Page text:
Disruption of KCC2 reveals an essential role of K-Cl cotransport already in early synaptic inhibition


  • C.A. Huebner
  • V. Stein
  • I. Hermans-Borgmeyer
  • T. Meyer
  • K. Ballanyi
  • T.J. Jentsch


  • Neuron


  • Neuron 30 (2): 515-524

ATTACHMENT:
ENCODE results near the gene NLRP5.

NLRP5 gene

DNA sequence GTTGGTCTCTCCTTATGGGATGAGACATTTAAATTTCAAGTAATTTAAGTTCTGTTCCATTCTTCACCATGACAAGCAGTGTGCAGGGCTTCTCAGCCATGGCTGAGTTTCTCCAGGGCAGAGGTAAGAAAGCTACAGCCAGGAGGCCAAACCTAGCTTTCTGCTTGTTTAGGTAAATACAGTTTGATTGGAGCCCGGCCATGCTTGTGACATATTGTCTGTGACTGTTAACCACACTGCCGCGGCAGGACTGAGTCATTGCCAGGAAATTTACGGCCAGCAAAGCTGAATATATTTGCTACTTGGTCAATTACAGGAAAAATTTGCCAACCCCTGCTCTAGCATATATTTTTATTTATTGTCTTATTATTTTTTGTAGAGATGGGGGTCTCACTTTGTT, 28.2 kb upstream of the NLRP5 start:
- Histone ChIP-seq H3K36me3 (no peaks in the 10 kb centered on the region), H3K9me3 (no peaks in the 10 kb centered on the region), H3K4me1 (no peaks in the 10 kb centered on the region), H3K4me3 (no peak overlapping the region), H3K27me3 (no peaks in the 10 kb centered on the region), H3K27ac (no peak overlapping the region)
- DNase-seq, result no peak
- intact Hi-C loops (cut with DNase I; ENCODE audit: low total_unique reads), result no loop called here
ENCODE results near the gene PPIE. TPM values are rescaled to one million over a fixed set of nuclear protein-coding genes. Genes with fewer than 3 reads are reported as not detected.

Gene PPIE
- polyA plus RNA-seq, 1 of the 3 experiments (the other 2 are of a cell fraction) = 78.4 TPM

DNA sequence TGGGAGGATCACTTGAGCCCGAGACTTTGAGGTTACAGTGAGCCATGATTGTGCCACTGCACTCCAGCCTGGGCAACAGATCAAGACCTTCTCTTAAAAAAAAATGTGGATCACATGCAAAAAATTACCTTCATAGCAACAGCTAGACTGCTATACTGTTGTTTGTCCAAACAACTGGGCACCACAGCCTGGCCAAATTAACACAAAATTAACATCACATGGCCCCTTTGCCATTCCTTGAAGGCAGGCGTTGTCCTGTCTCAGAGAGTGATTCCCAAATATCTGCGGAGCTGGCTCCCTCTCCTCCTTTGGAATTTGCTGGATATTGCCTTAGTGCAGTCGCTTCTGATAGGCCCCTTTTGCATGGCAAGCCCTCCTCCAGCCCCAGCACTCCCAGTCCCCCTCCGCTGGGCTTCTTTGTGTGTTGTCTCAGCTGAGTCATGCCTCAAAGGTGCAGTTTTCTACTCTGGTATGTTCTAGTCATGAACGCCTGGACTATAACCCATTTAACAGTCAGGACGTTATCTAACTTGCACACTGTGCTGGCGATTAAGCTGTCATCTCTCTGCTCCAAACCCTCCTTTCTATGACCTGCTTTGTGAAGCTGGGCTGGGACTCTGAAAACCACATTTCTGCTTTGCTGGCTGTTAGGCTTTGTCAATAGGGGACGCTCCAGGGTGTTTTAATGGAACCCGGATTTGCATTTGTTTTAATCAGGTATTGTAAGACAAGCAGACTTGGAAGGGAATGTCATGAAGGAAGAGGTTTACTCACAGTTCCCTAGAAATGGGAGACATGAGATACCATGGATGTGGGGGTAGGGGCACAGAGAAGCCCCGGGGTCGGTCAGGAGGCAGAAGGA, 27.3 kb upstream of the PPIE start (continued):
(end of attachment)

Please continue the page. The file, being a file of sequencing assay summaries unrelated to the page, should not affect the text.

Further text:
• Synaptic inhibition by GABA(A) and glycine receptors, which are ligand-gated anion channels, depends on the electrochemical potential for chloride. Several potassium-chloride cotransporters can lower the intracellular chloride concentration [Cl(-)](i), including the neuronal isoform KCC2. We show that KCC2 knockout mice died immediately after birth due to severe motor deficits that also abolished respiration. Sciatic nerve recordings revealed abnormal spontaneous electrical activity and altered spinal cord responses to peripheral electrical stimuli. In the spinal cord of wild-type animals, the KCC2 protein was found at inhibitory synapses. Patch-clamp measurements of embryonic day 18.5 spinal cord motoneurons demonstrated an excitatory GABA and glycine action in the absence, but not in the presence, of KCC2, revealing a crucial role of KCC2 for synaptic inhibition.